How the government managed to do this when, it seems to believe that without controlling its own fishing waters the UK is not a sovereign country is a mystery.

It is, until you understand the Brexiteer mindset.


Other, hopefully interesting, links

  • Reuters: Pictures of the Year 2020. Link
  • Joining Apple 40 years ago. Nice memoir by Jean-Louis Gasseé, who was VP of Product Development for five years before the return of Steve Jobs. Link
  • January 1, 2021 is Public Domain Day: Works from 1925 are open to all! Wonderful annual feature by James Boyle and his colleagues at Duke University Law School: a list of works that are coming into the public domain on January 1st. Link

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Tuesday 22 December, 2020

Woodhenge

North Norfolk coast.


Quote of the Day

”To yield to the mere process of disintegration has become an irresistible temptation, not only because it has assumed the spurious grandeur of ‘historical necessity’, but also because everything outside it has begun to appear lifeless, bloodless, meaningless and unreal.”

  • Hannah Arendt, The Origins of Totalitarianism

Musical alternative to the morning’s radio news

The Beatles | Get Back | A Sneak Peek from Peter Jackson.

Link

Not a trailer but a glimpse of his forthcoming film. Wonderful.


Long Read of the Day

No ‘Negative’ News: How China Censored the Coronavirus

Great New York Times piece.


The Solarwinds hack

You will probably have seen stories about the so-called Solarwinds hack. Hackers acting on behalf of a foreign government — almost certainly a Russian intelligence agency — broke into a range of key US government networks, including in the Treasury and Commerce Departments, and had free access to their email systems. It’s clear that many other government departments had been penetrated and that the intrusions have gone undetected for many months.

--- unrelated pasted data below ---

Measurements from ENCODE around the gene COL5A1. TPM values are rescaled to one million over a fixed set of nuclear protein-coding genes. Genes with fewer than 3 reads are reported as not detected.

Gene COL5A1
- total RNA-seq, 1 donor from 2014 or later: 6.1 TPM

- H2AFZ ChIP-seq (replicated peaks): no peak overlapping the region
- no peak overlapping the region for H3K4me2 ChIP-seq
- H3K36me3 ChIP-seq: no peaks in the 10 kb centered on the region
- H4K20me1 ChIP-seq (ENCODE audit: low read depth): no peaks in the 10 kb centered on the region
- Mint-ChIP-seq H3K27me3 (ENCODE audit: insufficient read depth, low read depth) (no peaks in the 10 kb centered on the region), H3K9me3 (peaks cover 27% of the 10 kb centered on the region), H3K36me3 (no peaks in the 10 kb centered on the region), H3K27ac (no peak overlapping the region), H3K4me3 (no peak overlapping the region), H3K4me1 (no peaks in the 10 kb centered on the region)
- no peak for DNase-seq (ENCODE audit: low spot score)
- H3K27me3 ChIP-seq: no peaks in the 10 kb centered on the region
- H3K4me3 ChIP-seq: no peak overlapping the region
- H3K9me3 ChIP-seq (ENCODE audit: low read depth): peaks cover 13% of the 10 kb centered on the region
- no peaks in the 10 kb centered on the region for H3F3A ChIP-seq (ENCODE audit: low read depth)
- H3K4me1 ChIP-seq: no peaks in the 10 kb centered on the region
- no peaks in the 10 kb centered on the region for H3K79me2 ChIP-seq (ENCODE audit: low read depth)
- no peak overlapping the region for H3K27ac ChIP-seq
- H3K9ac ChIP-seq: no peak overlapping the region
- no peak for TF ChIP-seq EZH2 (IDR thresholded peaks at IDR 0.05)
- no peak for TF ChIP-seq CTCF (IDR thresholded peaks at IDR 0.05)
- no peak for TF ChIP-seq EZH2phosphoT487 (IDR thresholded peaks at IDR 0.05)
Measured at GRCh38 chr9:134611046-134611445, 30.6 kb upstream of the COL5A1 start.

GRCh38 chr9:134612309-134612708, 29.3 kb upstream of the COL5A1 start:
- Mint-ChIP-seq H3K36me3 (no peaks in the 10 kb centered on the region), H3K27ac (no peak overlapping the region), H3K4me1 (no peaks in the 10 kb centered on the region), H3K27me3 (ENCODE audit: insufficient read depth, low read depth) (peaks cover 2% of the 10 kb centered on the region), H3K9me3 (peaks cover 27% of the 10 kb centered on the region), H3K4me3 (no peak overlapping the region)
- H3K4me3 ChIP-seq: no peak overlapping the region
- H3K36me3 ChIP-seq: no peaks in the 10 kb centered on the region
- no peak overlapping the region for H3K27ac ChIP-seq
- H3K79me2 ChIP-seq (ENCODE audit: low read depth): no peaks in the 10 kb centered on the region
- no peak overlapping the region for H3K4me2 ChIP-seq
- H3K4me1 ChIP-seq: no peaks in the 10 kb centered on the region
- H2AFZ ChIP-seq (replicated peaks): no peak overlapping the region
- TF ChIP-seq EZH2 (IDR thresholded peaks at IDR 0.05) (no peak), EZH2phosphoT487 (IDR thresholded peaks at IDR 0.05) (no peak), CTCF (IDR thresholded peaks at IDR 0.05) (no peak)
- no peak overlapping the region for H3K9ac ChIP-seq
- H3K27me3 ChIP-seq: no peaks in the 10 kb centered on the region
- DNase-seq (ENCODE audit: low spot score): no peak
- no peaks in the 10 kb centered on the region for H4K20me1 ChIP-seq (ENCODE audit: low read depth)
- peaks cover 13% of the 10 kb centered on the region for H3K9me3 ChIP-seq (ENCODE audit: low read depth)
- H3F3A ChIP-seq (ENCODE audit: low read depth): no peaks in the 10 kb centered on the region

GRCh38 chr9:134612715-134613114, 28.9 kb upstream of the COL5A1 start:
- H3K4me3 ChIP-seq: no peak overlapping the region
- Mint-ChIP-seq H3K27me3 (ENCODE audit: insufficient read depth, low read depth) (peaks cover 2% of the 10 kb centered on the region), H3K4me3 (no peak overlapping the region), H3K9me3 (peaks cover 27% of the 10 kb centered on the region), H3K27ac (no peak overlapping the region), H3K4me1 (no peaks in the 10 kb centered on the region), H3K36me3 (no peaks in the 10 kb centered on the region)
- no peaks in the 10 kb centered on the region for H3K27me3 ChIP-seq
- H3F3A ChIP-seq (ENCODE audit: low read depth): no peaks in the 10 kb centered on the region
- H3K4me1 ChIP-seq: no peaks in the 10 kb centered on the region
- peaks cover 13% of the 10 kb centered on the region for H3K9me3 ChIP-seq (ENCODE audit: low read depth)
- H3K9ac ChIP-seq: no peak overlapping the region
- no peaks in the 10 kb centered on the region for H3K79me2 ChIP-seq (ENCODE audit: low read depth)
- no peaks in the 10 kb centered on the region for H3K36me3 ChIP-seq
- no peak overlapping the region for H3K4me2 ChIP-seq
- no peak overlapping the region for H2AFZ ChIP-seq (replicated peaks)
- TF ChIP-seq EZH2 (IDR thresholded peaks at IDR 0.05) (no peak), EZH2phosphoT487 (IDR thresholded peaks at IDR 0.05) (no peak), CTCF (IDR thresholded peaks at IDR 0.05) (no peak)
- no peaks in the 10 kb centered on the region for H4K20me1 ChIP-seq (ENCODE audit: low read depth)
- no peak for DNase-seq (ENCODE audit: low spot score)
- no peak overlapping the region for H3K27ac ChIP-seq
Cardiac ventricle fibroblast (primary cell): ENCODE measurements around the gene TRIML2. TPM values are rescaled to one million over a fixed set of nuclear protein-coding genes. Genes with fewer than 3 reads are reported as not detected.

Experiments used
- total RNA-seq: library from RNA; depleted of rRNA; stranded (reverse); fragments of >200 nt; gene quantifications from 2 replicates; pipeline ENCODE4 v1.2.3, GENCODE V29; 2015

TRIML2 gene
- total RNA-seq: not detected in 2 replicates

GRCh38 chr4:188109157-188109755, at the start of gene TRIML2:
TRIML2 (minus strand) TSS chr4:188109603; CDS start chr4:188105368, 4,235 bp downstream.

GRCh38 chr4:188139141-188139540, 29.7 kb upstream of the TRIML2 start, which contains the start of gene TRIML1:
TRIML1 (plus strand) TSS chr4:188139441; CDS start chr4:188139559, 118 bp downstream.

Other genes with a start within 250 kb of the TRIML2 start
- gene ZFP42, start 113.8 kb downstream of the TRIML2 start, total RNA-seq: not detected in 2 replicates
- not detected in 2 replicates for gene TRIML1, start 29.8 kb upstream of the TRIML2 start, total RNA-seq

The attack was only discovered because a FireEye, a well-known cyber-security firm, found that it had been hacked and began to investigate how it had happened. They realised that the intrusion stemmed from a vulnerability in a product made by one of its software providers, the Texas-based SolarWinds Corporation.

“We looked through 50,000 lines of source code, which we were able to determine there was a backdoor within SolarWinds”, a senior techie at FireEye told Bloomberg. After discovering the backdoor, FireEye contacted SolarWinds and law enforcement agencies.

Hackers, suspected to be part of an elite Russian group, took advantage of the vulnerability to implant malware, which then found its way into the systems of SolarWinds customers when they updated their software. So far, more than 25 entities have been victimised by the attack, according to people familiar with the investigations. But SolarWinds says as many as 18,000 entities may have downloaded the malicious Trojan.

So who or what is Solarwinds? It produces a piece of software called Orion on which according to the FT “hundreds of thousands of organisations around the world” rely to manage their IT networks. It’s described (perhaps fancifully) as a “single pane of glass” that can monitor everything in a system, and it seems that the hackers inserted malicious code into the software updates provided by SolarWinds to its customers, which then allowed them to open a back door that let them spy on their targets at will. The updates were released between March and June this year — which means that the hackers have been inside some systems for as long as nine months. It also means — as Ben Evans pointed out in his weekly newsletter, that the hackers have had the run of the internal networks and data of customers like the US Treasury, the Department of Energy (which, among other things, manages America’s nuclear weapons arsenal) and more besides.